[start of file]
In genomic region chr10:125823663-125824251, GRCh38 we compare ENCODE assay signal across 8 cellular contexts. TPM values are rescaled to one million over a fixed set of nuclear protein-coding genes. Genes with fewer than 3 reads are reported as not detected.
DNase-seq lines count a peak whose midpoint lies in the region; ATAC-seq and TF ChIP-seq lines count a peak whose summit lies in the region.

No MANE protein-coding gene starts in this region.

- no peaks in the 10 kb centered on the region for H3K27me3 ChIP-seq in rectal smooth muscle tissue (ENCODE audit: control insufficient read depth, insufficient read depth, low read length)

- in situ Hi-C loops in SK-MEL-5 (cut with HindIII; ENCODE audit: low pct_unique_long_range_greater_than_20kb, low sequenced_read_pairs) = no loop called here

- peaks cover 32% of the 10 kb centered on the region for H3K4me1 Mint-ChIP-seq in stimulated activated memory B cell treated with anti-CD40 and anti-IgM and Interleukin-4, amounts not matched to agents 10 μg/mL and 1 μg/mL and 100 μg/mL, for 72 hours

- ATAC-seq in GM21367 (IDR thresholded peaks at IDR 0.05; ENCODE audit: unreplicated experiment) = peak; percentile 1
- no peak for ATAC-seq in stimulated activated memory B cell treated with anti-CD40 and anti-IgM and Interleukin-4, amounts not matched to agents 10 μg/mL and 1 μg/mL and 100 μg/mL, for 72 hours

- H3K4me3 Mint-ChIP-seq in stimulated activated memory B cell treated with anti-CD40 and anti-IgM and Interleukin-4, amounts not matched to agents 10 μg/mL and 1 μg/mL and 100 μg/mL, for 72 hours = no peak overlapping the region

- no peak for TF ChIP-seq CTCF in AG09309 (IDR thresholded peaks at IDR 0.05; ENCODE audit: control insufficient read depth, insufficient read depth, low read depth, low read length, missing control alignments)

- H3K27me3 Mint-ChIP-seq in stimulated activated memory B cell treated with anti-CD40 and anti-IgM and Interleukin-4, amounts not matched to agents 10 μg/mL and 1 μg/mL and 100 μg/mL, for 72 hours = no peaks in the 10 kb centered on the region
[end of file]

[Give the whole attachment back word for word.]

In genomic region chr10:125823663-125824251, GRCh38 we compare ENCODE assay signal across 8 cellular contexts. TPM values are rescaled to one million over a fixed set of nuclear protein-coding genes. Genes with fewer than 3 reads are reported as not detected.
DNase-seq lines count a peak whose midpoint lies in the region; ATAC-seq and TF ChIP-seq lines count a peak whose summit lies in the region.

No MANE protein-coding gene starts in this region.

- no peaks in the 10 kb centered on the region for H3K27me3 ChIP-seq in rectal smooth muscle tissue (ENCODE audit: control insufficient read depth, insufficient read depth, low read length)

- in situ Hi-C loops in SK-MEL-5 (cut with HindIII; ENCODE audit: low pct_unique_long_range_greater_than_20kb, low sequenced_read_pairs) = no loop called here

- peaks cover 32% of the 10 kb centered on the region for H3K4me1 Mint-ChIP-seq in stimulated activated memory B cell treated with anti-CD40 and anti-IgM and Interleukin-4, amounts not matched to agents 10 μg/mL and 1 μg/mL and 100 μg/mL, for 72 hours

- ATAC-seq in GM21367 (IDR thresholded peaks at IDR 0.05; ENCODE audit: unreplicated experiment) = peak; percentile 1
- no peak for ATAC-seq in stimulated activated memory B cell treated with anti-CD40 and anti-IgM and Interleukin-4, amounts not matched to agents 10 μg/mL and 1 μg/mL and 100 μg/mL, for 72 hours

- H3K4me3 Mint-ChIP-seq in stimulated activated memory B cell treated with anti-CD40 and anti-IgM and Interleukin-4, amounts not matched to agents 10 μg/mL and 1 μg/mL and 100 μg/mL, for 72 hours = no peak overlapping the region

- no peak for TF ChIP-seq CTCF in AG09309 (IDR thresholded peaks at IDR 0.05; ENCODE audit: control insufficient read depth, insufficient read depth, low read depth, low read length, missing control alignments)

- H3K27me3 Mint-ChIP-seq in stimulated activated memory B cell treated with anti-CD40 and anti-IgM and Interleukin-4, amounts not matched to agents 10 μg/mL and 1 μg/mL and 100 μg/mL, for 72 hours = no peaks in the 10 kb centered on the region